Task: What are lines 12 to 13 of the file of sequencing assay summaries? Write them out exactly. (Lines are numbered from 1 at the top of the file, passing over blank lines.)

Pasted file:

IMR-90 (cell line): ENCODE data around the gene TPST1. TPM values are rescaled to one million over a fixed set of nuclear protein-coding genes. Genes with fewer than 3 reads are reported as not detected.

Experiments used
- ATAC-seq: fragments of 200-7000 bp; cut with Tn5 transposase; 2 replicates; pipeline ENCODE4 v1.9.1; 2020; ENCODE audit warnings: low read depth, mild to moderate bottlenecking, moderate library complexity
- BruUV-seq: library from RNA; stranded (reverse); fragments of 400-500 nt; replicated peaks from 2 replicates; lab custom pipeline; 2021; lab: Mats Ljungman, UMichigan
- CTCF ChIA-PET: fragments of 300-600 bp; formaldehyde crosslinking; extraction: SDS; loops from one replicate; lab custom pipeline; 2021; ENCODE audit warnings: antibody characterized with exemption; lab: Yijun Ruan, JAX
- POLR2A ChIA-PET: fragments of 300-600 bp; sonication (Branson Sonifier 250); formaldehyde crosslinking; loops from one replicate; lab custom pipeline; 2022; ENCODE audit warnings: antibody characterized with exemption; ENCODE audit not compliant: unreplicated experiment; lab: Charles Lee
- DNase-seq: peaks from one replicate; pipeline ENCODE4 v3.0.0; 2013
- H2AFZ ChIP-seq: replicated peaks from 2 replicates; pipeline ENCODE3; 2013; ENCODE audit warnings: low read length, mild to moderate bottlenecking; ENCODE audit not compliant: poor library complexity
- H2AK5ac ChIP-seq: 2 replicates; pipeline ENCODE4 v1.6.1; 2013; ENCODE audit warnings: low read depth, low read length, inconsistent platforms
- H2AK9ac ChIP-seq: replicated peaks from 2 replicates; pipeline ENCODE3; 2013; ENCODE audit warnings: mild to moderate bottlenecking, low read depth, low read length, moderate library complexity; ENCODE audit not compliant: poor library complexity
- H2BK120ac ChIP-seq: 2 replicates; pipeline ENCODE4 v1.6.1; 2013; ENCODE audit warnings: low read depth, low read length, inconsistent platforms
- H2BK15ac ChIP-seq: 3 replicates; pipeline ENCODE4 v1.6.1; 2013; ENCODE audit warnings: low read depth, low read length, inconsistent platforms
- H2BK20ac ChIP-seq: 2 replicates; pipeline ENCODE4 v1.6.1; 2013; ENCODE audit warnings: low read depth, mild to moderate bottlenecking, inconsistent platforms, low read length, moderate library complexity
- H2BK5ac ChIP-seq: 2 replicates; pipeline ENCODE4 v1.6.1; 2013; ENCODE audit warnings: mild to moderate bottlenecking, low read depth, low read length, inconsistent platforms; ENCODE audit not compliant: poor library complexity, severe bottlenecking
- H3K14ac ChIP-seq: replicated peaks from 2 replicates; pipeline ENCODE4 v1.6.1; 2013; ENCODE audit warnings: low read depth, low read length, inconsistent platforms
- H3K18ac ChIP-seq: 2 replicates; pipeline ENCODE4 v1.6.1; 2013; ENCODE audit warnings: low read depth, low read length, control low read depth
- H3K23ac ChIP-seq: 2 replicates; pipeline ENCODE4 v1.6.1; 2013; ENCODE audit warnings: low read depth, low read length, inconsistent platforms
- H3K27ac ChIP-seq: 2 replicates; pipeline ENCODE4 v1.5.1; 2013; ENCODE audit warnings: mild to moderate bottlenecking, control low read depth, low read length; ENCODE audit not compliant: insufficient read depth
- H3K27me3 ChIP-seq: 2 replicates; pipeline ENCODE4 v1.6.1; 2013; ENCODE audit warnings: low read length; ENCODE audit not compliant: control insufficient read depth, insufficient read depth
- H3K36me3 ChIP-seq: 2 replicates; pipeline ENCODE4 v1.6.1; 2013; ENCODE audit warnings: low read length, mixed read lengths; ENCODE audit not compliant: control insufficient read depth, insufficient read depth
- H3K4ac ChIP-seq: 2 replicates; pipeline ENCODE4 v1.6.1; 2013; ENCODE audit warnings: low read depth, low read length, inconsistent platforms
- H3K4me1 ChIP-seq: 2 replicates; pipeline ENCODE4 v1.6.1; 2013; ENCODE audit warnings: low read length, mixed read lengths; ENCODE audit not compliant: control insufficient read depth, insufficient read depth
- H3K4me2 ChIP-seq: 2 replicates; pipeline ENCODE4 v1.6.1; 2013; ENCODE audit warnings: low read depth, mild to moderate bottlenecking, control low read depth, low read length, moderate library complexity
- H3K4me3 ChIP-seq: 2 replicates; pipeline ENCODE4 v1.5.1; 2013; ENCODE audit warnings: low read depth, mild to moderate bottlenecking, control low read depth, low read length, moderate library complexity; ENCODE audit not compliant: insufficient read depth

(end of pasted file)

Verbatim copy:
- H2BK15ac ChIP-seq: 3 replicates; pipeline ENCODE4 v1.6.1; 2013; ENCODE audit warnings: low read depth, low read length, inconsistent platforms
- H2BK20ac ChIP-seq: 2 replicates; pipeline ENCODE4 v1.6.1; 2013; ENCODE audit warnings: low read depth, mild to moderate bottlenecking, inconsistent platforms, low read length, moderate library complexity